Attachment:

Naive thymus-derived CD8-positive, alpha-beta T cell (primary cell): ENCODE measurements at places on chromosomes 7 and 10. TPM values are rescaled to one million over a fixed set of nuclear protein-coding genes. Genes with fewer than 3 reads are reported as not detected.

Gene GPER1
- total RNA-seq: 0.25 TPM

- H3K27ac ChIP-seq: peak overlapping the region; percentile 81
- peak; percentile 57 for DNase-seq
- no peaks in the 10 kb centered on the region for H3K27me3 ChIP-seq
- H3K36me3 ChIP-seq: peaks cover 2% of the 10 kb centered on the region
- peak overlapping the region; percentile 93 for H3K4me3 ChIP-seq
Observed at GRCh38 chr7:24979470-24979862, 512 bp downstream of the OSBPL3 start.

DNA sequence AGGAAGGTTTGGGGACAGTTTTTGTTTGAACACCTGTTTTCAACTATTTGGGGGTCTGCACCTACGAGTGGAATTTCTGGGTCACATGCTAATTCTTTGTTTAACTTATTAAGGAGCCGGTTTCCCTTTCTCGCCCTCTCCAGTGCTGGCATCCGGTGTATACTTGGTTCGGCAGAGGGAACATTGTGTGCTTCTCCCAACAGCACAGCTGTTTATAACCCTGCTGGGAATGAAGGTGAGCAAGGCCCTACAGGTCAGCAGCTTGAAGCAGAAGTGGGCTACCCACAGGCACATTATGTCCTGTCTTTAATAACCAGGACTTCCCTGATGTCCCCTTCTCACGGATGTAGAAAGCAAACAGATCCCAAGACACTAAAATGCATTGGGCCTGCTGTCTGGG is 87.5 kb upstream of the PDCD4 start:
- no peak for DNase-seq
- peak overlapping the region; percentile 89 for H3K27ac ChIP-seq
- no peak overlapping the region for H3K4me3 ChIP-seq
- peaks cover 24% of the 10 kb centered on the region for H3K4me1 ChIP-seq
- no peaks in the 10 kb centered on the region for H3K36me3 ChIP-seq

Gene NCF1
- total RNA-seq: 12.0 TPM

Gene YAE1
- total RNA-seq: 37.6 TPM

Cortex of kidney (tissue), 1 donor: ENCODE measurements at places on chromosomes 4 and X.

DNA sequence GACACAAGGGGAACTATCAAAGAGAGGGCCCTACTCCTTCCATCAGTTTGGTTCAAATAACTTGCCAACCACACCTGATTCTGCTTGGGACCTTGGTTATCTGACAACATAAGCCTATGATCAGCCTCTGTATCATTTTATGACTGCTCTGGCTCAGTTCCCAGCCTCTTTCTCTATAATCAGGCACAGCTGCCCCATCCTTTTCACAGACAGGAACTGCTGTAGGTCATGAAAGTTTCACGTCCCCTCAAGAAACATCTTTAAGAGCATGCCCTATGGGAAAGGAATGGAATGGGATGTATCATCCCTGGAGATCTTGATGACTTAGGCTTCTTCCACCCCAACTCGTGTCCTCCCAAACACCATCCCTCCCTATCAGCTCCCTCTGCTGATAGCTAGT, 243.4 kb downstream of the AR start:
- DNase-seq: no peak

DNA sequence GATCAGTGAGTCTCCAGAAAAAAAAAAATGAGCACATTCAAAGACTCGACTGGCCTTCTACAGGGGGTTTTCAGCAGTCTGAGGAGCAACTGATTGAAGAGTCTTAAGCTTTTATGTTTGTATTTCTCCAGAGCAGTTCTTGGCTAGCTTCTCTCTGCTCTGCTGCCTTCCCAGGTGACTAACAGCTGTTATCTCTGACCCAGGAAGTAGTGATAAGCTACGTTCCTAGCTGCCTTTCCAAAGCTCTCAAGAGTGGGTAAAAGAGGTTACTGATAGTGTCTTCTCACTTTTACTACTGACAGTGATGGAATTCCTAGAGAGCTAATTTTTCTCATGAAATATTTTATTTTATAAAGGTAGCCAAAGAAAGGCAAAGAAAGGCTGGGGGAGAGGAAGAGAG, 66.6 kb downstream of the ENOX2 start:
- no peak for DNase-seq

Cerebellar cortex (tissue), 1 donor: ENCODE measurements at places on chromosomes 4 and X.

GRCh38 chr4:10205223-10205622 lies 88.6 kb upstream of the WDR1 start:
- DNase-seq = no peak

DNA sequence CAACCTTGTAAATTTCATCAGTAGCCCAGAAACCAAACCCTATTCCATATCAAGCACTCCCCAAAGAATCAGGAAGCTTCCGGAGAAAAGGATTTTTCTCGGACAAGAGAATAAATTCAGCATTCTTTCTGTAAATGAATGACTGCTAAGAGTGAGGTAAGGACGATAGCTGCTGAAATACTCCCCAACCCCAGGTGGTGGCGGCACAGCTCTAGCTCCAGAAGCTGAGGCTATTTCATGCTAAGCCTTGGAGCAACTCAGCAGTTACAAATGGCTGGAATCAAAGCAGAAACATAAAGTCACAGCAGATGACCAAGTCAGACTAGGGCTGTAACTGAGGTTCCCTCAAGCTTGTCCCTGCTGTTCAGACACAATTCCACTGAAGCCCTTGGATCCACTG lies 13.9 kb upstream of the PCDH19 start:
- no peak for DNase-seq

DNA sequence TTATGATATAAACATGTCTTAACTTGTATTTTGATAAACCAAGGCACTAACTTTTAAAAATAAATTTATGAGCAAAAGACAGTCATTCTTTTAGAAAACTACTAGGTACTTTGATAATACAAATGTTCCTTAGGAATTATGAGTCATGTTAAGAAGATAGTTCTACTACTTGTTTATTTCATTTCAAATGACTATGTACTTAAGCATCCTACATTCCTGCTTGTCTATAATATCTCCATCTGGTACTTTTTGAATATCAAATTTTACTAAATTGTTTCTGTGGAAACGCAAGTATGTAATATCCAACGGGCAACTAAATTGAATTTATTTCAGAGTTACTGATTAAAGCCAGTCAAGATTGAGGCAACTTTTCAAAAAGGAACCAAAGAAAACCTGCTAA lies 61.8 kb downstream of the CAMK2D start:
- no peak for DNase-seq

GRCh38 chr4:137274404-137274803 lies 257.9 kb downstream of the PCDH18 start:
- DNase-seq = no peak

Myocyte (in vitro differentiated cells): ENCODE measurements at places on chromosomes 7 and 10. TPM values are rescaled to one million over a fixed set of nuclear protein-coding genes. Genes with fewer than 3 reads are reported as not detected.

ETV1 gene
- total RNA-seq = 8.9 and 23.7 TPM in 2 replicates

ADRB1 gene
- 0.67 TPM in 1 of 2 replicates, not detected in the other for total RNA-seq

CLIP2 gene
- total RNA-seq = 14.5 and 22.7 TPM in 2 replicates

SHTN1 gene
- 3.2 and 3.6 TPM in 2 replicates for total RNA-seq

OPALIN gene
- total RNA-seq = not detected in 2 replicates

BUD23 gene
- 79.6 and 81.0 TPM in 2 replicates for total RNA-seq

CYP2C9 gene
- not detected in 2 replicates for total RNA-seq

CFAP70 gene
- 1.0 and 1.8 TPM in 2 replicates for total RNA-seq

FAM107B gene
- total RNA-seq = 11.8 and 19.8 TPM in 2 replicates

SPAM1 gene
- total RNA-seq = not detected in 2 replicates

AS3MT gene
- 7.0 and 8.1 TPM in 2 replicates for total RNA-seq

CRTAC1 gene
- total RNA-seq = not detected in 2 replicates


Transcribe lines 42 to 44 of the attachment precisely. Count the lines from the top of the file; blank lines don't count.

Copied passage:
- 3.2 and 3.6 TPM in 2 replicates for total RNA-seq

OPALIN gene
- total RNA-seq = not detected in 2 replicates